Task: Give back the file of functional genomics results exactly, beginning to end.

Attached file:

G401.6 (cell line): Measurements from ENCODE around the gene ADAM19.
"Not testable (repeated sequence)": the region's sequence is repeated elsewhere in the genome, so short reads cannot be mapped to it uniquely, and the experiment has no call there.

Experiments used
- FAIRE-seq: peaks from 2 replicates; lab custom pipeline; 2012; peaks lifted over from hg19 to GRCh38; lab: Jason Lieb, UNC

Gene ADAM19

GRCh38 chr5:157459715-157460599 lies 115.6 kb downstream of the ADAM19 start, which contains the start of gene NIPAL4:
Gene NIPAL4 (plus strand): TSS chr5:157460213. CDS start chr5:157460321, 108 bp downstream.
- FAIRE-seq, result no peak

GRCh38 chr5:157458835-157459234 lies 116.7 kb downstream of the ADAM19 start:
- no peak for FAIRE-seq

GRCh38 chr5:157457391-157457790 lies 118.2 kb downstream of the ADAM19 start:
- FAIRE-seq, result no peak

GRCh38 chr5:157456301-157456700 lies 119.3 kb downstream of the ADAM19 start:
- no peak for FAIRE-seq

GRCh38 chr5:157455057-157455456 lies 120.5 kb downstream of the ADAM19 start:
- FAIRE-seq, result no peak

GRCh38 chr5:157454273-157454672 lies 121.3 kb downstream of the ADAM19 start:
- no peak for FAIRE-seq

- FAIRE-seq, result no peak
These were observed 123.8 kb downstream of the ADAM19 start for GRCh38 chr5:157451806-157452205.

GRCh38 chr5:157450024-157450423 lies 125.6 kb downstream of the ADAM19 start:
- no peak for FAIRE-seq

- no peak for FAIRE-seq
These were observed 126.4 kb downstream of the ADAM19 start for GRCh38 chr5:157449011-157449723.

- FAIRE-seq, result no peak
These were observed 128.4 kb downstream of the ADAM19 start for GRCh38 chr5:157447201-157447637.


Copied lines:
G401.6 (cell line): Measurements from ENCODE around the gene ADAM19.
"Not testable (repeated sequence)": the region's sequence is repeated elsewhere in the genome, so short reads cannot be mapped to it uniquely, and the experiment has no call there.

Experiments used
- FAIRE-seq: peaks from 2 replicates; lab custom pipeline; 2012; peaks lifted over from hg19 to GRCh38; lab: Jason Lieb, UNC

Gene ADAM19

GRCh38 chr5:157459715-157460599 lies 115.6 kb downstream of the ADAM19 start, which contains the start of gene NIPAL4:
Gene NIPAL4 (plus strand): TSS chr5:157460213. CDS start chr5:157460321, 108 bp downstream.
- FAIRE-seq, result no peak

GRCh38 chr5:157458835-157459234 lies 116.7 kb downstream of the ADAM19 start:
- no peak for FAIRE-seq

GRCh38 chr5:157457391-157457790 lies 118.2 kb downstream of the ADAM19 start:
- FAIRE-seq, result no peak

GRCh38 chr5:157456301-157456700 lies 119.3 kb downstream of the ADAM19 start:
- no peak for FAIRE-seq

GRCh38 chr5:157455057-157455456 lies 120.5 kb downstream of the ADAM19 start:
- FAIRE-seq, result no peak

GRCh38 chr5:157454273-157454672 lies 121.3 kb downstream of the ADAM19 start:
- no peak for FAIRE-seq

- FAIRE-seq, result no peak
These were observed 123.8 kb downstream of the ADAM19 start for GRCh38 chr5:157451806-157452205.

GRCh38 chr5:157450024-157450423 lies 125.6 kb downstream of the ADAM19 start:
- no peak for FAIRE-seq

- no peak for FAIRE-seq
These were observed 126.4 kb downstream of the ADAM19 start for GRCh38 chr5:157449011-157449723.

- FAIRE-seq, result no peak
These were observed 128.4 kb downstream of the ADAM19 start for GRCh38 chr5:157447201-157447637.